You’ve just rolled out a significant change for your organization only to realize that in the real world if you build it, they may not always come.
There is very little as frustrating as finding that there is not universal compliance with the change being deployed.
Where did you go wrong? You mentally check off the best practices that were followed:
- Trying to “walk a mile in the shoes” of the affected staff
- Communicating throughout the change life cycle
- Trying to address the “what’s in it for me” factor through your change design and communications
- Actively soliciting and incorporating feedback in refinements to the change
- Involving peers of the affected staff in the change decision making
The reality is that nearly any organizational process change will not enjoy 100% success. Regardless of how much coaching, convincing, communicating, cajoling or threatening you do, once the masses have been converted over to the new way of doing things there are always going to be a few stubborn Luddites who refuse to play ball. The rationale or logic behind this resistance may be irrelevant – you may simply have to accept that you will not be able to win everyone over.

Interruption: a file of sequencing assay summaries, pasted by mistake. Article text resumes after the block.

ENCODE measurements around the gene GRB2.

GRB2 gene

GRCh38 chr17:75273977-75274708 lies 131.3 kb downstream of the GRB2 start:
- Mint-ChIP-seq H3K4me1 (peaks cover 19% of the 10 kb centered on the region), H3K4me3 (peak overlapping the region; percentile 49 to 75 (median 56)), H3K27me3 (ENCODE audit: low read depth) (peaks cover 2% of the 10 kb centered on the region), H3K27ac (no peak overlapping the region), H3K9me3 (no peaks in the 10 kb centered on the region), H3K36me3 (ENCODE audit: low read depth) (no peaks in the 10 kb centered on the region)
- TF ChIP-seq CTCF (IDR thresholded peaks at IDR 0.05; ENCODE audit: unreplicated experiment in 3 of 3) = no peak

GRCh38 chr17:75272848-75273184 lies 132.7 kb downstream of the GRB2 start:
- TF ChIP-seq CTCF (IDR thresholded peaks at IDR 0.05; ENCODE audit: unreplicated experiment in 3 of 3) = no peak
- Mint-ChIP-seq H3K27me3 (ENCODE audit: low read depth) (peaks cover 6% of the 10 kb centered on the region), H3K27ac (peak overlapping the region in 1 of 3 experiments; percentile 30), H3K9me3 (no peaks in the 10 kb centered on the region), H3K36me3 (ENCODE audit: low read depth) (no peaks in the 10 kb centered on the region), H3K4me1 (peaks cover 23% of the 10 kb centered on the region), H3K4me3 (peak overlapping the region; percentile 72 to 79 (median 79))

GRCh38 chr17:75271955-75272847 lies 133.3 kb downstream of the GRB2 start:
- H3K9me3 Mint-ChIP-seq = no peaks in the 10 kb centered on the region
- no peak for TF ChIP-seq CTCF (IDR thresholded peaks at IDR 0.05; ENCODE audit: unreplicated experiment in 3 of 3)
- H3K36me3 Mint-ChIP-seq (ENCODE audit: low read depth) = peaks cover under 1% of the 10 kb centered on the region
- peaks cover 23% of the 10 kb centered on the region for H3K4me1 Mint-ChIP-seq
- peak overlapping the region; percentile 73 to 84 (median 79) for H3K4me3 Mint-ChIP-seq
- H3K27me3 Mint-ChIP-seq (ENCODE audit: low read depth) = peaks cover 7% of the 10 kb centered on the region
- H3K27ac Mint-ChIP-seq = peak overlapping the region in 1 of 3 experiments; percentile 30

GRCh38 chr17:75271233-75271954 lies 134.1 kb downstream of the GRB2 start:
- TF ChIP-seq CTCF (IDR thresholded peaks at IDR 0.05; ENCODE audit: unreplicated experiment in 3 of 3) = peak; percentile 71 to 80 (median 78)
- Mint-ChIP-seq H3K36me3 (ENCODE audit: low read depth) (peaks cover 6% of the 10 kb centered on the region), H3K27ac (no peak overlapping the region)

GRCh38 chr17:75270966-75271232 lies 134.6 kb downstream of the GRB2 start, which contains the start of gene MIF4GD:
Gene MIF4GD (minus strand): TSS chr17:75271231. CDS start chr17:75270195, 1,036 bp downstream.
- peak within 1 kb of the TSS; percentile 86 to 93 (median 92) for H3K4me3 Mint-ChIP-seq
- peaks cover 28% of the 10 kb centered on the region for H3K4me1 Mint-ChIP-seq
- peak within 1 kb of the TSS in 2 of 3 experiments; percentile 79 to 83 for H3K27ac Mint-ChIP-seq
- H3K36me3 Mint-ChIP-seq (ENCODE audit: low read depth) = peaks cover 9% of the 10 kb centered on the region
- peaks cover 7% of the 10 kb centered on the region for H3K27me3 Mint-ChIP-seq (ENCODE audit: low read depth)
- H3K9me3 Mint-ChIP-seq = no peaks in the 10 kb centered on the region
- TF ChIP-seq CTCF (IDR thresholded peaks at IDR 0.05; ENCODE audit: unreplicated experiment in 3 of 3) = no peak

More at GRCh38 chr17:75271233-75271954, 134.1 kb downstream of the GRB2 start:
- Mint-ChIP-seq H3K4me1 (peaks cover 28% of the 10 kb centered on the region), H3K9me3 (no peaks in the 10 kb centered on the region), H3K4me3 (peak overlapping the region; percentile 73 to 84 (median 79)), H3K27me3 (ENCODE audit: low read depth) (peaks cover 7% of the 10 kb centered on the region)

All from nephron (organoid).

With some change, a lack of total compliance is merely an annoyance, but for other types of changes it can eventually cause the failure of an initiative.
A key contributor could be a failure of management – unfortunately, even in this economy, many managers feel that their job is to be “everyone’s buddy”. This translates into their unwillingness or inability to hold their staff accountable for work activities and results. In the case of process compliance, such behavior can be infectious similar to the Broken Window theory – previously compliant staff begin to think “if they can get away with not following the new procedures, why should I?”
When it comes to change, the best advice may be the wisdom of Spock: “The needs of the many outweigh the needs of the few.”